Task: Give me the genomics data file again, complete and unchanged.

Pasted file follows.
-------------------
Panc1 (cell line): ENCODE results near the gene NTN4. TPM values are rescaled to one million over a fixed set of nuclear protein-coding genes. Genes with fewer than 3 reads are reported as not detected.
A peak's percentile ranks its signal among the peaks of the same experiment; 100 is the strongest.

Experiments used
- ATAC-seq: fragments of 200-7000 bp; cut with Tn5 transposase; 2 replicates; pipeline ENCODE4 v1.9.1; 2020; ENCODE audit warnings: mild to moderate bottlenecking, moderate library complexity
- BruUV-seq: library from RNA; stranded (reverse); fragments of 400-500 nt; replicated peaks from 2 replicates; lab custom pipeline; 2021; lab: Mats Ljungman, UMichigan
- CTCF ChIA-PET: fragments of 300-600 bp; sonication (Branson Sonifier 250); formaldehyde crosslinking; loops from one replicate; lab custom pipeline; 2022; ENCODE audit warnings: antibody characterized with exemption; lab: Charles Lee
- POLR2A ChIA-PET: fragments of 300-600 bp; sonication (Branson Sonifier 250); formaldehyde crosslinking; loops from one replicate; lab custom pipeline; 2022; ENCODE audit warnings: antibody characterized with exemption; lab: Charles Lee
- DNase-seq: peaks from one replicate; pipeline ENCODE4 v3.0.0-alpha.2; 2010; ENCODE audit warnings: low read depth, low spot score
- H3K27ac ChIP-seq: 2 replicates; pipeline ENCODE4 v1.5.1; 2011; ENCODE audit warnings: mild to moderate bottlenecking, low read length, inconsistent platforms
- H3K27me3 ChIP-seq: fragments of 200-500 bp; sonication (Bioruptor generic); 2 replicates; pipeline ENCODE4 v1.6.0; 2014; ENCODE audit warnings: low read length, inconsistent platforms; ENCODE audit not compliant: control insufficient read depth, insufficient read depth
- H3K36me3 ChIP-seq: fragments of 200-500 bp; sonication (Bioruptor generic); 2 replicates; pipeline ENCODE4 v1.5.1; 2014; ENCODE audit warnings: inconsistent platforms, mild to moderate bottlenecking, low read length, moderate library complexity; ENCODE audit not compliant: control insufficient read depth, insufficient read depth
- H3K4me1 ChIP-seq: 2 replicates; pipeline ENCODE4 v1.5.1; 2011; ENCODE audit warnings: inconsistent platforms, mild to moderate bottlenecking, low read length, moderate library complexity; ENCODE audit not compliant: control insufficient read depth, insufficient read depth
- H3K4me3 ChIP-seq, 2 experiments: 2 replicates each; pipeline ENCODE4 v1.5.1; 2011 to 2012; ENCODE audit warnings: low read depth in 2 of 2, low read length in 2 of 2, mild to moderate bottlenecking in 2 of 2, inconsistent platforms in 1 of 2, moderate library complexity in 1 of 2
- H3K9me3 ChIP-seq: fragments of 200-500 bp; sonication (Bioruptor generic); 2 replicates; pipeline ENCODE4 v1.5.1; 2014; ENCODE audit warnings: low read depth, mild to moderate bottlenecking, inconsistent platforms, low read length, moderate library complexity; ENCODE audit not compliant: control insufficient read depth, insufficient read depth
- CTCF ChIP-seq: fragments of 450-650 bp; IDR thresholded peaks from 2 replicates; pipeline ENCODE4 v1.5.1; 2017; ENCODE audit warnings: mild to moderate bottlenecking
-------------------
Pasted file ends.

Panc1 (cell line): ENCODE results near the gene NTN4. TPM values are rescaled to one million over a fixed set of nuclear protein-coding genes. Genes with fewer than 3 reads are reported as not detected.
A peak's percentile ranks its signal among the peaks of the same experiment; 100 is the strongest.

Experiments used
- ATAC-seq: fragments of 200-7000 bp; cut with Tn5 transposase; 2 replicates; pipeline ENCODE4 v1.9.1; 2020; ENCODE audit warnings: mild to moderate bottlenecking, moderate library complexity
- BruUV-seq: library from RNA; stranded (reverse); fragments of 400-500 nt; replicated peaks from 2 replicates; lab custom pipeline; 2021; lab: Mats Ljungman, UMichigan
- CTCF ChIA-PET: fragments of 300-600 bp; sonication (Branson Sonifier 250); formaldehyde crosslinking; loops from one replicate; lab custom pipeline; 2022; ENCODE audit warnings: antibody characterized with exemption; lab: Charles Lee
- POLR2A ChIA-PET: fragments of 300-600 bp; sonication (Branson Sonifier 250); formaldehyde crosslinking; loops from one replicate; lab custom pipeline; 2022; ENCODE audit warnings: antibody characterized with exemption; lab: Charles Lee
- DNase-seq: peaks from one replicate; pipeline ENCODE4 v3.0.0-alpha.2; 2010; ENCODE audit warnings: low read depth, low spot score
- H3K27ac ChIP-seq: 2 replicates; pipeline ENCODE4 v1.5.1; 2011; ENCODE audit warnings: mild to moderate bottlenecking, low read length, inconsistent platforms
- H3K27me3 ChIP-seq: fragments of 200-500 bp; sonication (Bioruptor generic); 2 replicates; pipeline ENCODE4 v1.6.0; 2014; ENCODE audit warnings: low read length, inconsistent platforms; ENCODE audit not compliant: control insufficient read depth, insufficient read depth
- H3K36me3 ChIP-seq: fragments of 200-500 bp; sonication (Bioruptor generic); 2 replicates; pipeline ENCODE4 v1.5.1; 2014; ENCODE audit warnings: inconsistent platforms, mild to moderate bottlenecking, low read length, moderate library complexity; ENCODE audit not compliant: control insufficient read depth, insufficient read depth
- H3K4me1 ChIP-seq: 2 replicates; pipeline ENCODE4 v1.5.1; 2011; ENCODE audit warnings: inconsistent platforms, mild to moderate bottlenecking, low read length, moderate library complexity; ENCODE audit not compliant: control insufficient read depth, insufficient read depth
- H3K4me3 ChIP-seq, 2 experiments: 2 replicates each; pipeline ENCODE4 v1.5.1; 2011 to 2012; ENCODE audit warnings: low read depth in 2 of 2, low read length in 2 of 2, mild to moderate bottlenecking in 2 of 2, inconsistent platforms in 1 of 2, moderate library complexity in 1 of 2
- H3K9me3 ChIP-seq: fragments of 200-500 bp; sonication (Bioruptor generic); 2 replicates; pipeline ENCODE4 v1.5.1; 2014; ENCODE audit warnings: low read depth, mild to moderate bottlenecking, inconsistent platforms, low read length, moderate library complexity; ENCODE audit not compliant: control insufficient read depth, insufficient read depth
- CTCF ChIP-seq: fragments of 450-650 bp; IDR thresholded peaks from 2 replicates; pipeline ENCODE4 v1.5.1; 2017; ENCODE audit warnings: mild to moderate bottlenecking